However, the biggest difference between chocolate and jelly is means of acquisition. Chocolate requires both Tree Sowing and Cocoa to be researched. But once researched, it can be grown at will. Meanwhile, insect jelly requires an infestation. This first requires that an overhead mountain tile is available, and then you'll have to fight and/or farm the infestation in the first place. But larger infestations can result in massive quantities of jelly.
Ultimately, which option is preferable will depend on the circumstances of each individual colony, as well as player preference. A colony in a mountain will accumulate lots of insect jelly, but find it harder to grow cocoa trees. A colony in a flat map is unlikely to face an infestation, but can grow chocolate.
|This section is a stub. You can help RimWorld Wiki by expanding it. Reason: Hives die without insect tending - info needed on spawn rates of insects and tending requirements to ensure players don't kill insects and have the hives die from lack of tending. Also preventing digging needs discussion.|
Insect jelly can be farmed by first defeating an infestation. Don't destroy the hives, as they are the things that spawn the jelly. Build a structure around the defeated hives, with a mini-killbox. The hives will slowly start recovering, and they will spawn new insects. Periodically, trigger the insects and kill them to stop them from consuming the precious jelly.
If you have a surplus of power, you can attach another structure to the insect box, connect the two with vents, and install heaters in the attached structure. Set the temperature on the heater to heatstroke* levels and cook 'em. Depending on the temperature achieved*, the insects will die a few hours or days after being spawned, while the insect jelly is not affected. Once it's safe (or after repeating a few times), you can open the vents and (after things cool down) send someone in to haul the jelly. Forbid the entrance to prevent pawns from foolishly entering without you noticing.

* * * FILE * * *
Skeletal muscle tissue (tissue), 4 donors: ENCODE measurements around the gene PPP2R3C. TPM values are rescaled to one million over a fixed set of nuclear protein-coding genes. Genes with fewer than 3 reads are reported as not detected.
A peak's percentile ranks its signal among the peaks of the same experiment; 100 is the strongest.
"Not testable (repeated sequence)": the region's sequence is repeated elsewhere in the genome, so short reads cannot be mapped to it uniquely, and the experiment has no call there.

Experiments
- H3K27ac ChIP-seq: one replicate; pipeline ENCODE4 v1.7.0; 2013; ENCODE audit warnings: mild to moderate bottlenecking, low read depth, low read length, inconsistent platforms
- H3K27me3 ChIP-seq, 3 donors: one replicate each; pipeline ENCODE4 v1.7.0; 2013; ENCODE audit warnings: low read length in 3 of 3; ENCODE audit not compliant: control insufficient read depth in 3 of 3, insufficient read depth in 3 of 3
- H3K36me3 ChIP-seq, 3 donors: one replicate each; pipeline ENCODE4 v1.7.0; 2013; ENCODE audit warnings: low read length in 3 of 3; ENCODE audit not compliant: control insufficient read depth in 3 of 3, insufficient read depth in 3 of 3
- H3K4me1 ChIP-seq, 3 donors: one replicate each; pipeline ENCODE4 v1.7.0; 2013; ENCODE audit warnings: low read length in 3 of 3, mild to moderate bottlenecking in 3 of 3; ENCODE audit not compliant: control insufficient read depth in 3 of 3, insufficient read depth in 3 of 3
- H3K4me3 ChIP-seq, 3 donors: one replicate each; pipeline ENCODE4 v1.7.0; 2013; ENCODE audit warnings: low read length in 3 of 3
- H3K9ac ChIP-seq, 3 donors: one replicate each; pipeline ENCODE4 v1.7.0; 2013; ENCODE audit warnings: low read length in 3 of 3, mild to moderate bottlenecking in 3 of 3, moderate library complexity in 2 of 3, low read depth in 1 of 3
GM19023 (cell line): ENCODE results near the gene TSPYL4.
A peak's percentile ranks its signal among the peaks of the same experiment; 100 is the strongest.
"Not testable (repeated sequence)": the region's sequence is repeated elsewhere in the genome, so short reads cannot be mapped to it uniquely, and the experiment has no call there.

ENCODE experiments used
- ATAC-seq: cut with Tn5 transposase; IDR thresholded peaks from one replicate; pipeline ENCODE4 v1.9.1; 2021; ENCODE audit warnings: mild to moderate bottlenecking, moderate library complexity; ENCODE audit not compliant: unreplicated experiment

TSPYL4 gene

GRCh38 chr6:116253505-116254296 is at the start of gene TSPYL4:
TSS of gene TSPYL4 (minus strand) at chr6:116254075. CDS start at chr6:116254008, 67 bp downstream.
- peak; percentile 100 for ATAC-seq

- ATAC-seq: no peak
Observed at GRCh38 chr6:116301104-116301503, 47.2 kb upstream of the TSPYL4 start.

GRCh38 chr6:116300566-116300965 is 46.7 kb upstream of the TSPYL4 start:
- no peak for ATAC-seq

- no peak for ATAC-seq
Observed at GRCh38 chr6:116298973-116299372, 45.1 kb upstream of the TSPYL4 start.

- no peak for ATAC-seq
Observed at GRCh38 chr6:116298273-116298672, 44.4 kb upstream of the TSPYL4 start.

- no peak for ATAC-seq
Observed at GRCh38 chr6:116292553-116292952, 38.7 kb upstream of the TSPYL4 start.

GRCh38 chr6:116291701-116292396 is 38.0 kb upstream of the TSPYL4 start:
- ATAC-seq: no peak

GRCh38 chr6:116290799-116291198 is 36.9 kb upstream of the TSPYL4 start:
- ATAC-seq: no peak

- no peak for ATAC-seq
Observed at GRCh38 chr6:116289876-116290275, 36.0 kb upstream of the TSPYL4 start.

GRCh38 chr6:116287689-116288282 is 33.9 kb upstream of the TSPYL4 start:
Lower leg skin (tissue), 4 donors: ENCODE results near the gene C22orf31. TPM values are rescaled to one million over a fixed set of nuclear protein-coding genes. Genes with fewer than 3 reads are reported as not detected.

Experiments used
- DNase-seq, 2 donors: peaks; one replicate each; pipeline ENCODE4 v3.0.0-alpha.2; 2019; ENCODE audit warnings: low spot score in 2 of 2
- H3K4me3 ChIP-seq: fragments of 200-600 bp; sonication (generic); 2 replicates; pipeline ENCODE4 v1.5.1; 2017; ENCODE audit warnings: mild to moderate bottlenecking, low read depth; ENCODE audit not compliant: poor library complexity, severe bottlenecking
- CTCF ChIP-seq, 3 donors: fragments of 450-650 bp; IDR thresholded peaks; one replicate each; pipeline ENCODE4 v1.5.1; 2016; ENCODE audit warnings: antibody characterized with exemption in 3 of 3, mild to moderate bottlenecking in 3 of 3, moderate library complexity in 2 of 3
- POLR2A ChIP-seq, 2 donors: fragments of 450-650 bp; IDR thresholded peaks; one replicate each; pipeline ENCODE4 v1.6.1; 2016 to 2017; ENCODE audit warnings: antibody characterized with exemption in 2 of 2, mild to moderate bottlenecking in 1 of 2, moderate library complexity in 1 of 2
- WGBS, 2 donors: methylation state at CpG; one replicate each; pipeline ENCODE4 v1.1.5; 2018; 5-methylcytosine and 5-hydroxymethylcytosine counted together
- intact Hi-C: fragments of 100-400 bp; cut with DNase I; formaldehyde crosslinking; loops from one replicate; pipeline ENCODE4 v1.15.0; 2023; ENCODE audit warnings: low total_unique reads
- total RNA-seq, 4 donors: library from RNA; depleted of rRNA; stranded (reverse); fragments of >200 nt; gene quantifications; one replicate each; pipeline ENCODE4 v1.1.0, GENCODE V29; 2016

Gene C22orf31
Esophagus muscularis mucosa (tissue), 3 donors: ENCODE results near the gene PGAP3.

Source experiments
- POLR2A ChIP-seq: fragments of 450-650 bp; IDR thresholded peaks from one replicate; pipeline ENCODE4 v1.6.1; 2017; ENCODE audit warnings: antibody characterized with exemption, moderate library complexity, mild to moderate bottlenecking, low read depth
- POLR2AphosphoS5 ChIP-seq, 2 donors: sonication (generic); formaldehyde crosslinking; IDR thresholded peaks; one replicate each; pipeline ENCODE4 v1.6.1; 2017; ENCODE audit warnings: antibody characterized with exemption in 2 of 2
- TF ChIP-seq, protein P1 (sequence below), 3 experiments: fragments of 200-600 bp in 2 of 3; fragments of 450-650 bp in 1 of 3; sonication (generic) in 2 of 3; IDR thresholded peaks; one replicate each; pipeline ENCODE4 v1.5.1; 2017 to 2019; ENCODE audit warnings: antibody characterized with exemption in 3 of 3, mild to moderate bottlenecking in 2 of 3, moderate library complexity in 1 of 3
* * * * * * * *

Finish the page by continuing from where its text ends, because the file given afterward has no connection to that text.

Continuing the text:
- (* All Insectoids have a comfortable high temperature limit of 60 °C (140 °F), so you have to get things pretty hot to knock them off in less than a day, higher than 85 °C (185 °F), and 160 °C (320 °F) will still take over 6 hours, after it gets that hot. See Heatstroke for details.
- Note that the reverse tactic, dropping the temperatures severely, does not work as neatly for several reasons. First, insectoids do not die from hypothermia, but only suffer hypothermic slowdown, so the very best you can achieve is sleeping bugs that will quickly reawaken if temperatures are not maintained. To add to the fun, different bug types have different minimum comfortable temperatures, but you'll have to aim for lower than -100 °C (-180 °F) below your target's minimum range to effect them in ~4 hours. See hypothermic slowdown for details.)
- 0.13.1135 - Added.